Protecting the criminals: U.N. condemns Nigeria’s laws that will castrate rapists and execute pedophiles

Share:

The Governor of Kaduna in Nigeria recently signed new laws into effect that stiffens the penalties for sex offenders in hopes of deterring the massive amount of sexual violence they have seen in the area. 

Yes, the laws are tough, however, the citizens of Kaduna feel them necessary to stop the epidemic of sexual violence in the area.  Now, the United Nations has publicly condemned the new penalties, saying they are “draconian.”

The UN is unhappy that those who are convicted of rape would be subjected to surgical castration, and those who rape children 14 and younger would be put to death. 

Imagine how drastically sex crimes would drop if these perverts knew that they faced these penalties.  And yet, the UN feels they know better than those that rule that area and are calling them out for the penalties. 

Michelle Bachelet, the UN’s High Commissioner for Human Rights, and former President of Chile, believes the punishments that Kaduna have currently in place are inhumane.  She said:

“Tempting as it may be to impose draconian punishments on those who carry out such monstrous acts, we must not allow ourselves to commit further violations.”

Instead of continuing with these punishments, it is Bachelet’s belief that regardless of what type of punishment is given to a person, it does not deter crime.  In her mind, the certainty that there will be punishment is what would deter crime.  She said:

“Penalties like surgical castration and bilateral salpingectomy will not resolve any of the barriers to accessing justice, nor will it serve a preventive role.  Surgical castration and salpingectomy violate the absolute prohibition of torture and other cruel, inhuman or degrading treatment or punishment under international human rights law.”

Kaduna passed these laws after they saw a significant increase in sexual violence against people during the COVID-19 lockdowns in their country.  From March to July, there were 717 reported rape cases and over 7,000 cases in which a victim alleged they had been raped but did not report it to authorities. 

Sadly, this is nothing new for the country which seemingly has always had an issue with sexual violence.  According to UNICEF:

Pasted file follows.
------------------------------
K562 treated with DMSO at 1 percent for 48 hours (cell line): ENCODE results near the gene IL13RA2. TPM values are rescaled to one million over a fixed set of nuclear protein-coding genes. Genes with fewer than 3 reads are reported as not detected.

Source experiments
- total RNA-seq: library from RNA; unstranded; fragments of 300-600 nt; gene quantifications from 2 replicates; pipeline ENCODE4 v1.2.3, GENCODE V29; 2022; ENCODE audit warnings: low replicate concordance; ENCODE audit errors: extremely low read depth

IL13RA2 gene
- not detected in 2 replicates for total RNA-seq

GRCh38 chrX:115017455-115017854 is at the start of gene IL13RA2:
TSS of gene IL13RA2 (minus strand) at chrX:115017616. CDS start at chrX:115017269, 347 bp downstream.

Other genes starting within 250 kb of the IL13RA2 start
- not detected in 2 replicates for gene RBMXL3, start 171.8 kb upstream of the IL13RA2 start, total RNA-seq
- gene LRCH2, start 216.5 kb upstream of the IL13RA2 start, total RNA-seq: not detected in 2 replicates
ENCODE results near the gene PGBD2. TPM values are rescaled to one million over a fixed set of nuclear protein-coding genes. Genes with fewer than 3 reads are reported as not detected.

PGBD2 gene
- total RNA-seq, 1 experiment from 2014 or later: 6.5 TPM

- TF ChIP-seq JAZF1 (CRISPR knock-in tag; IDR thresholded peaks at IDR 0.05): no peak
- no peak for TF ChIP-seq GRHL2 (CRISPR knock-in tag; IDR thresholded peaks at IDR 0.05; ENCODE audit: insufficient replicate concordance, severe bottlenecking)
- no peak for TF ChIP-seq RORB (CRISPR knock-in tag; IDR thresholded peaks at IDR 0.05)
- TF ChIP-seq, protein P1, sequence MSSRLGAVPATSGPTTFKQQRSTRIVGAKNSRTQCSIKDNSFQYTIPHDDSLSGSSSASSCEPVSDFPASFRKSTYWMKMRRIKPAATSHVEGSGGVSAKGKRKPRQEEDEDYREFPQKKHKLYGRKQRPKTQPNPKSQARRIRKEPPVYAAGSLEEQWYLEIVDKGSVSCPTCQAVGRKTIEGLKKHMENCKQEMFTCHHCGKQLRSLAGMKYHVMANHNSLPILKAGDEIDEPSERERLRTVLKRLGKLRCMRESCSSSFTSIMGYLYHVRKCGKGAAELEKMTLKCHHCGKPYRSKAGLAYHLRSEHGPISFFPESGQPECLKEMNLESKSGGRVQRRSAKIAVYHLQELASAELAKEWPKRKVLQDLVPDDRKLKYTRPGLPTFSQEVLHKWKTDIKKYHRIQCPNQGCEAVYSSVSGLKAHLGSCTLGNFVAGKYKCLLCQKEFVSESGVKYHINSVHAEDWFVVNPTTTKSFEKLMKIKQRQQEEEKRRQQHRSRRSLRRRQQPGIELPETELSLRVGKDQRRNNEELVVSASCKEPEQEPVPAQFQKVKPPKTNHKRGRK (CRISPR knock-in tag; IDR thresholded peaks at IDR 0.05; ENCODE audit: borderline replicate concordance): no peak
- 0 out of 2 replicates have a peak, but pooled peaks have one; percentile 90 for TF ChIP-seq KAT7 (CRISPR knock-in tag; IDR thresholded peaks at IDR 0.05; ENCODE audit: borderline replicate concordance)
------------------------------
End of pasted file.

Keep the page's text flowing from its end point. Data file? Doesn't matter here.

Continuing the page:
“One in four girls and ten percent of boys have been victims of sexual violence.”

While there be many factors to blame, one glaring example appears to be their legal system and how police handle the complaints when the sex offense get reported.  Wanda Ebe, herself a survivor of rape, said:

“They [victims] are either vilified for their dressing, being at the wrong place at the wrong time or accused of making up claims of rape.”

And when cases did get prosecuted, even though the law required up to 14 years in prison for the offense, Ebe states that the offenders would often get much lighter sentences.  She said:

“The penalty for rape in Nigeria is up to 14 years in prison, but I have seen a judge sentence someone to just four years, with two years suspended, because he was young and had a life in front of him…What about the victim whose life he adversely affected?”

The African country began looking into doing something drastic to deter and deal with the rapists after the very public incident involving Uwaila Omozuwa, who was brutally raped and killed at her church.  This incident shocked the conscious of the nation so badly that there were mass protests as a result.

Omozuwa was a 22-year-old student who had been studying at her local church.  Her half-naked body was found lifeless in a pool of blood at a location where she had been a choir member for years.

Chidi Nwabuzor, a spokesman for the Edo Police Command, said:

“The item used in the assault, which was a fire extinguisher, was recovered.  Immediately the operatives…screened the [extinguisher] for fingerprints which led to our suspect.” 

The victim’s sister, Judith Omozuwa, said that she wanted to become a pastor and minister to the area.  She was saddened that the victim had been brutally murdered in such a way at her family church.  Judith said:

“[Uwaila] wanted to be a minister and preach the word of God…that she was murdered where she always found peace is just devastating.”